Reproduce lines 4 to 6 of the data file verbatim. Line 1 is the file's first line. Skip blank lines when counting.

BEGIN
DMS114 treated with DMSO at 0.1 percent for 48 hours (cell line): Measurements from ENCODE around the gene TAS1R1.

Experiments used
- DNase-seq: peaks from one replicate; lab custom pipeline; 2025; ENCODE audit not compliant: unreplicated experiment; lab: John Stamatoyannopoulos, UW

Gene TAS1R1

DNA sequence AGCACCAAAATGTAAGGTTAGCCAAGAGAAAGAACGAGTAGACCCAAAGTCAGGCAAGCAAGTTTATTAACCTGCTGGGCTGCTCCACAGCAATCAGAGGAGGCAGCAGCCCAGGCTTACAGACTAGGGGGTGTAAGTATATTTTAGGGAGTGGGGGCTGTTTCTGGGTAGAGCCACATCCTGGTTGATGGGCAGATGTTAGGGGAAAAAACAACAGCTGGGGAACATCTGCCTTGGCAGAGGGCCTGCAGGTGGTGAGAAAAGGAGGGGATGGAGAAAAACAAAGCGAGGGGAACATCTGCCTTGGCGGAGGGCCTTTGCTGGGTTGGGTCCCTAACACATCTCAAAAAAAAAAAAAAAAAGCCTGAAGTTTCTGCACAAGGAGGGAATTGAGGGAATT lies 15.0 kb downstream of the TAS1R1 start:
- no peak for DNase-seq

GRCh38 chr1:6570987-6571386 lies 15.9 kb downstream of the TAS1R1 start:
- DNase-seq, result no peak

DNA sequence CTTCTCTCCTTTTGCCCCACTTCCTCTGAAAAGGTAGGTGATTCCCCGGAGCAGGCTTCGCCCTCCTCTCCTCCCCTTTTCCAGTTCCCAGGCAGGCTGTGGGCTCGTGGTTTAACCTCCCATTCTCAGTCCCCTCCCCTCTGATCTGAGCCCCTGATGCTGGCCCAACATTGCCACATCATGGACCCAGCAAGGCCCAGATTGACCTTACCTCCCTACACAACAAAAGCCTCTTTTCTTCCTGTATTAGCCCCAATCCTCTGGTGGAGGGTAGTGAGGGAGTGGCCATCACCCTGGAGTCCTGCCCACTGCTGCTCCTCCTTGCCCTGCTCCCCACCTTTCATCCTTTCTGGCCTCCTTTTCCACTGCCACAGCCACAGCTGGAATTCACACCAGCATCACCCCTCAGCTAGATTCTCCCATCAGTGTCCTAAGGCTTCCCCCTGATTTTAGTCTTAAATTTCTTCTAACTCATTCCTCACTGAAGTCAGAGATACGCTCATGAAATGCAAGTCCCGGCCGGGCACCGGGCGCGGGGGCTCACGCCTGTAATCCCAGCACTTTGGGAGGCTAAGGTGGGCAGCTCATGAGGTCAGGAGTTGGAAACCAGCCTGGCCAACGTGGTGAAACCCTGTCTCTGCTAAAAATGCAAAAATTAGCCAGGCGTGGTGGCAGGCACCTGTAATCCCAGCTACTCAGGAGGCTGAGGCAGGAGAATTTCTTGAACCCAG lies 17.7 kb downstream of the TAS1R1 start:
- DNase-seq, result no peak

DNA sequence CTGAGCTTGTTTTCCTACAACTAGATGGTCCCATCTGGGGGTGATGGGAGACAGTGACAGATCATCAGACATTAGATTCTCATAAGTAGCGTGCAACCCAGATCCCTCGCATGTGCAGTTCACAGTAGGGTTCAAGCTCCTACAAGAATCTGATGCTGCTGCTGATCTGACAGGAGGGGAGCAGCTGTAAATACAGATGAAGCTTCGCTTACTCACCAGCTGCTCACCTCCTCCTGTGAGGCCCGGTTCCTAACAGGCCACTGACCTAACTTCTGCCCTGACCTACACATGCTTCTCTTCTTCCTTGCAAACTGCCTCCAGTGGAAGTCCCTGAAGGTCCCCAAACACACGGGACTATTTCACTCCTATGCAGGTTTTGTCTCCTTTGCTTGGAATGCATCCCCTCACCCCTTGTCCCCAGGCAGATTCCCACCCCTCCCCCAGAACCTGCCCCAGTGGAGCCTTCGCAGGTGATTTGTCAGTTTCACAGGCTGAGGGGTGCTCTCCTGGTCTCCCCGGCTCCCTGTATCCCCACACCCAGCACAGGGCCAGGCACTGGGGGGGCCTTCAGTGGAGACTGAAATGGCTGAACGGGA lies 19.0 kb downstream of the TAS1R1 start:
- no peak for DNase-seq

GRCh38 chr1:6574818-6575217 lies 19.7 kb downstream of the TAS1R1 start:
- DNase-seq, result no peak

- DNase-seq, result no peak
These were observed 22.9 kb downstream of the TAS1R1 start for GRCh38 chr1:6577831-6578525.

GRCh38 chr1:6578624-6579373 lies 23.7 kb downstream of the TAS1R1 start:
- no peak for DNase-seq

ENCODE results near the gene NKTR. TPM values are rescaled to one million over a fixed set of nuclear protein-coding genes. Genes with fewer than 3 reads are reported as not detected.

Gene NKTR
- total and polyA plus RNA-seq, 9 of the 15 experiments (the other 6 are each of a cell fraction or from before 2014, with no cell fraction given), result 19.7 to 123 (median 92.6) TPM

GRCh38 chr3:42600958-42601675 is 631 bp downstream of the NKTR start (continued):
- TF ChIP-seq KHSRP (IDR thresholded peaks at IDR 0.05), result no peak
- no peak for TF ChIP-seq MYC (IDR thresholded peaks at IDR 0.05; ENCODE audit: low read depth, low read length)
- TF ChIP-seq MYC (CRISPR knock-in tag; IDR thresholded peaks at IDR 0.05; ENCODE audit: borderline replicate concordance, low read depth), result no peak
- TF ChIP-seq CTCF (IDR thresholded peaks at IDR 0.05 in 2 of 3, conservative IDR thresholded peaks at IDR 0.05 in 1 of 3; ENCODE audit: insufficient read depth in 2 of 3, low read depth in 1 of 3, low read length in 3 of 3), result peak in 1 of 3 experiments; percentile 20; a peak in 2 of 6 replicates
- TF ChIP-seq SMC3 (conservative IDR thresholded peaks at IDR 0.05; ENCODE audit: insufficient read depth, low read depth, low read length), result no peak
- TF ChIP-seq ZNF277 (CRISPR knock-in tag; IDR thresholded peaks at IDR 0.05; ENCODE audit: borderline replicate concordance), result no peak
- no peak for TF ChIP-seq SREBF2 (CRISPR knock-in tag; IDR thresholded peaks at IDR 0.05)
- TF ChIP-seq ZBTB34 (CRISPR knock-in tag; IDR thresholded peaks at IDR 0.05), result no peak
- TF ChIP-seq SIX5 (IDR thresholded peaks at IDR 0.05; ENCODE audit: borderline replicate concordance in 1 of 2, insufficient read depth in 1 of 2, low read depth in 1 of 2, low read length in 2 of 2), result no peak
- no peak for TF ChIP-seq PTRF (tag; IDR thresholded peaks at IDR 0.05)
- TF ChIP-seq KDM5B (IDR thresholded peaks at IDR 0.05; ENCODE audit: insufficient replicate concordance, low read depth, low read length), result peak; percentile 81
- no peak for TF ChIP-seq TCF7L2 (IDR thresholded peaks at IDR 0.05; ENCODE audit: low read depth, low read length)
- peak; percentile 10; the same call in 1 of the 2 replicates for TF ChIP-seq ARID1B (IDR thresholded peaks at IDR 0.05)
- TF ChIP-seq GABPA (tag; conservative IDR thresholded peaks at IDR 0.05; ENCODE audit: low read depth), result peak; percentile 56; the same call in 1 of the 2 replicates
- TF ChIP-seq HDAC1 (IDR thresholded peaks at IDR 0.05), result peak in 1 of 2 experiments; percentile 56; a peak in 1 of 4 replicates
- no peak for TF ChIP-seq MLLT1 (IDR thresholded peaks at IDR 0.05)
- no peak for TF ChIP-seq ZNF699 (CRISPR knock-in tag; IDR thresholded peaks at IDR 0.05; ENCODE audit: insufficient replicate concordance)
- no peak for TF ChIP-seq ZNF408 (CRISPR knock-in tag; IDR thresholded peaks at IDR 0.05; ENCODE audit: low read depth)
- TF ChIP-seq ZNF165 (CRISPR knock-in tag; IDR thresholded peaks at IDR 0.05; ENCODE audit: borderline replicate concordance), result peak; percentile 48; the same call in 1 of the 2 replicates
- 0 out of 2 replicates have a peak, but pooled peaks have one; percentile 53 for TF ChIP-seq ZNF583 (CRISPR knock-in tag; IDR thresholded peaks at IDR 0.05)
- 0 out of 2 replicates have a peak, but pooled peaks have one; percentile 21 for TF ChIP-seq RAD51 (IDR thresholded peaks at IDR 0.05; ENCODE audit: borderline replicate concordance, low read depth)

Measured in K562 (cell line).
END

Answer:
Gene TAS1R1

DNA sequence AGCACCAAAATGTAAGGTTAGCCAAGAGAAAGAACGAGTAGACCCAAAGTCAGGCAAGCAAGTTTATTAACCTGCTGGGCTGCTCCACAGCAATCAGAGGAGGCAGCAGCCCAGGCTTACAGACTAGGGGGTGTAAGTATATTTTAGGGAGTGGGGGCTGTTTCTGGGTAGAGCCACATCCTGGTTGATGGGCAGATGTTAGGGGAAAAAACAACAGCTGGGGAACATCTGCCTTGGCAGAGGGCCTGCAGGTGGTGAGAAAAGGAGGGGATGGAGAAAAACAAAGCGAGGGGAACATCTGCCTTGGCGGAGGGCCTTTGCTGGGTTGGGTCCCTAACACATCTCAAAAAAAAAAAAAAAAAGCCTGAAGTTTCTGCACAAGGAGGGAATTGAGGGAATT lies 15.0 kb downstream of the TAS1R1 start:
- no peak for DNase-seq